I also find it hard to live in a world with nuclear weapons, and where the U.S. carries out rendition of “suspects” to places where they face torture, and maintains a terrifying legal limbo in Guantanamo Bay where hundreds of still-innocent-until-proven-guilty persons have been abusively incarcerated, with not much human respect or dignity, nor much hope for any true justice.

Can we say, as many Germans did after the Nazi and Axis defeat, that we did not know?

But, coming back to this UN General Resolution condemning Holocaust denial, can we now also expect to have clear majorities for resolutions condemning denial of Joan Peter’s version of anti-semitism and the birth of Israel, in From Time Immemorial? Should there be a resolution supporting Alan Dershowitz and condemning Norman Finkelstein and his books (The Holocaust Industry, among other works), articles, and interviews? Perhaps the UN General Assembly should also weigh in on the debate over whether former U.S. President Jimmy Carter has gone over the top in latest book, Palestine: Peace not Apartheid

How far is it from here, to book-burning, and worse?

How is it that the UN General Assembly is now deciding what views we should all have, and which views are condemnable?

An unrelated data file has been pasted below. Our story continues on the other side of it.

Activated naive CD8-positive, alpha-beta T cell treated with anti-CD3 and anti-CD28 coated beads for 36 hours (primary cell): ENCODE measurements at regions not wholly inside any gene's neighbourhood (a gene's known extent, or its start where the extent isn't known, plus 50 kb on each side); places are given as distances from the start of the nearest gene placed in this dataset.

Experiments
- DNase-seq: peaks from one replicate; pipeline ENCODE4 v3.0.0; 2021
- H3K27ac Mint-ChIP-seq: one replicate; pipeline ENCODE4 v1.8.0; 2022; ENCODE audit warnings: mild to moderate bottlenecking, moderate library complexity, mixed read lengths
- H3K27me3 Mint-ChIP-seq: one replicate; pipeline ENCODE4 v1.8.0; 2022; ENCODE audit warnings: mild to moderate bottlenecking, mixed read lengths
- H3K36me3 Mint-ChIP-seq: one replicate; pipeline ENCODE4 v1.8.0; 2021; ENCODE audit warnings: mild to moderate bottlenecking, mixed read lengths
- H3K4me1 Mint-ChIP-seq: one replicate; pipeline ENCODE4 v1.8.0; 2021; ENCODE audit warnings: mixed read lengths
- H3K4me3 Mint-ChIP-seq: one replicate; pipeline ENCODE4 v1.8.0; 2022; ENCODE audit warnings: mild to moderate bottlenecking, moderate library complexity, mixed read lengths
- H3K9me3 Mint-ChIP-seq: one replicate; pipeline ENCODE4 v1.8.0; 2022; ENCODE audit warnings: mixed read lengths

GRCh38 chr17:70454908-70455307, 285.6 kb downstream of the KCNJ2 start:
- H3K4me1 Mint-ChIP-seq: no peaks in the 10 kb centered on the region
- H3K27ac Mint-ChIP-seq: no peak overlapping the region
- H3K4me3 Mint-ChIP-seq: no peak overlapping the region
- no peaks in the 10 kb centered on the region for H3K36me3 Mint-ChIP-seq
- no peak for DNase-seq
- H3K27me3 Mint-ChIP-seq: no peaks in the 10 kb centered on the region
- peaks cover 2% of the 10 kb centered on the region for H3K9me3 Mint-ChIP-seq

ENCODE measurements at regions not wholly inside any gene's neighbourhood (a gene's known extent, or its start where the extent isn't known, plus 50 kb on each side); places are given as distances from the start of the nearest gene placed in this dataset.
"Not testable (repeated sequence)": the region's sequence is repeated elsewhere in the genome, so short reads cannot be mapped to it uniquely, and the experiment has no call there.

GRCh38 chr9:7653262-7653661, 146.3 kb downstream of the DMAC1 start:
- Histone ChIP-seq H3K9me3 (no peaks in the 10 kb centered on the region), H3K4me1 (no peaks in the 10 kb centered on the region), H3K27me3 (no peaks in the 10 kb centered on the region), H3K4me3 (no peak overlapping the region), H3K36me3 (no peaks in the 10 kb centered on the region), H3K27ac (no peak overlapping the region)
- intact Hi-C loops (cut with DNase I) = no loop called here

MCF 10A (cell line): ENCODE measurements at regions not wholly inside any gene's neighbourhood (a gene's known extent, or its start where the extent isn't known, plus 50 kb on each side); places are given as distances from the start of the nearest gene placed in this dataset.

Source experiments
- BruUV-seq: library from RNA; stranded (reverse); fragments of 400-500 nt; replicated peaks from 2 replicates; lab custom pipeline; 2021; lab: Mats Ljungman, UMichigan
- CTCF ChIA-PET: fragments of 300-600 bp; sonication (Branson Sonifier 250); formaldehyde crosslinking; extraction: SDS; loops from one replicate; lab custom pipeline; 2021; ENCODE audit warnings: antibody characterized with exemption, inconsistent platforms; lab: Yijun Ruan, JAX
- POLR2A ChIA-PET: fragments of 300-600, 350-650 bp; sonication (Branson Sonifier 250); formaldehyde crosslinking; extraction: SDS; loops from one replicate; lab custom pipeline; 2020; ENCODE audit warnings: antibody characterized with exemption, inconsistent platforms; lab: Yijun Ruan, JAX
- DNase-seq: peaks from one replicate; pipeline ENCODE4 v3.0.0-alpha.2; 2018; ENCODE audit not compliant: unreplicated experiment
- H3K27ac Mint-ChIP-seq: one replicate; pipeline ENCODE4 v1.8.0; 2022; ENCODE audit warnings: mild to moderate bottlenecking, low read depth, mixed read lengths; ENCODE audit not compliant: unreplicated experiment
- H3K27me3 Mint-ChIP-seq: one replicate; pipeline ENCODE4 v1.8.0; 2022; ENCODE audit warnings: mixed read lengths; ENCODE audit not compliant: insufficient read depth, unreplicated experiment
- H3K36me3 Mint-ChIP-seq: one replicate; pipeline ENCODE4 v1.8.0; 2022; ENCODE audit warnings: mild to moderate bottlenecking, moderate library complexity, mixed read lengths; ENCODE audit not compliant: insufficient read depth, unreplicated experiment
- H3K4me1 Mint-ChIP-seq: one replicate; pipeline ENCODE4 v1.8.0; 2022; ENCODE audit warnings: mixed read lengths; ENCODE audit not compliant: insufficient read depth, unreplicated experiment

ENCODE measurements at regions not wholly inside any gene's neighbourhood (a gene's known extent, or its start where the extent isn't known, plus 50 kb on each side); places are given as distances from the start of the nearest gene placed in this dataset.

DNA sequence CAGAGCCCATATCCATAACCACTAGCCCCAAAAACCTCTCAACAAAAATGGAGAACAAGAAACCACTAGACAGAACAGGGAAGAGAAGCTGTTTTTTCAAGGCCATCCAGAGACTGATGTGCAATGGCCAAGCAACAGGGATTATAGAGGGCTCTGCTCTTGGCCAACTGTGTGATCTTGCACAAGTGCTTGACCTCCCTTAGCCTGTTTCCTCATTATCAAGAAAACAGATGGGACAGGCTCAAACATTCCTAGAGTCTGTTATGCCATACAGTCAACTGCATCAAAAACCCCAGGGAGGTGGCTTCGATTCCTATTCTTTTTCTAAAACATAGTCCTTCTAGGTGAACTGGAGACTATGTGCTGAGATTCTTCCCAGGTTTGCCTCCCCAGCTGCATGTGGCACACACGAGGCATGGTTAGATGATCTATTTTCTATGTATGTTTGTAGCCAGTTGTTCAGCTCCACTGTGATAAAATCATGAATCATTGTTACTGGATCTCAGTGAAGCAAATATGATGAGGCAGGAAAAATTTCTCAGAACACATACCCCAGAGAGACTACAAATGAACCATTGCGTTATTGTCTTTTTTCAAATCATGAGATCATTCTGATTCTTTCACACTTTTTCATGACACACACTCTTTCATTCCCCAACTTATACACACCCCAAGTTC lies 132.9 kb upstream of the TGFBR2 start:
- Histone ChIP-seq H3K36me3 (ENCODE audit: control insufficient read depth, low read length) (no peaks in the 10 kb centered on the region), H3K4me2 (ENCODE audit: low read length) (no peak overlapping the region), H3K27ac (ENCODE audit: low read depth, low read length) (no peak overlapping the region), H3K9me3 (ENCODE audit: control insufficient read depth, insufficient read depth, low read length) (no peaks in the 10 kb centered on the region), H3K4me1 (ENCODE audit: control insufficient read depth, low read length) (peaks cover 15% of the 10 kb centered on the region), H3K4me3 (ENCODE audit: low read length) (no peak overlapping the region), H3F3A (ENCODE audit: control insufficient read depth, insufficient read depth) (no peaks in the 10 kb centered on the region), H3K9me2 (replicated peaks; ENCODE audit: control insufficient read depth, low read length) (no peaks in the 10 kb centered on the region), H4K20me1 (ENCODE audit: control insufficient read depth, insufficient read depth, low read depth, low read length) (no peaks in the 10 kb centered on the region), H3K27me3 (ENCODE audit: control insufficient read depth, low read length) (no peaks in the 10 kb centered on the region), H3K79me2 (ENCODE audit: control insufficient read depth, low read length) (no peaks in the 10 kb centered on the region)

UNSG BAN KI-MOON said, in a statement issued through a spokesperson after the General Assembly adoption of the resolution condemning Holocaust denial, that he welcomed the decision: “This reflects the prevailing view of the international community. The Secretary-General reiterates his conviction that the denial of historical facts such as the Holocaust is unacceptable. He expresses his strong desire to see this fundamental principle respected both in rhetoric and in practice.

In a separate message, issued for Holocaust Remembrance Day, SG BAN said that “Decades later, the systematic murder of millions of Jews and others retains its power to shock. The ability of the Nazis to command a following, despite their utter depravity, still strikes fear…”

But the adoption of this resolution strikes fear, too…

Because I can’t find the text of the adopted resolution (which will apparently be known as A/RES/61/255, on the UN website, here is the draft of the resolution on Holocaust Denial

The General Assembly,

i. Reaffirming its resolution A/60/7 of 1 November 2005,

ii. Recalling that resolution A/60/7 observes that remembrance of the Holocaust is critical to preventing further acts of genocide,

iii. Recalling further that, for this reason, resolution A/60/7 rejects efforts to deny the Holocaust, which by ignoring the historical fact of these terrible events increases the risk they will be repeated,

iv. Noting that all people and States have a vital stake in a world free of genocide,

v. Welcoming the establishment by the Secretary-General of a programme of outreach on the subject of the “Holocaust and the United Nations,” and further welcoming the inclusion by Member States within their educational programmes of measures to confront attempts to deny or minimize the importance of the Holocaust,

vi. Taking note that 27 January has been designated by the United Nations as an annual International Day of Commemoration in memory of the victims of the Holocaust,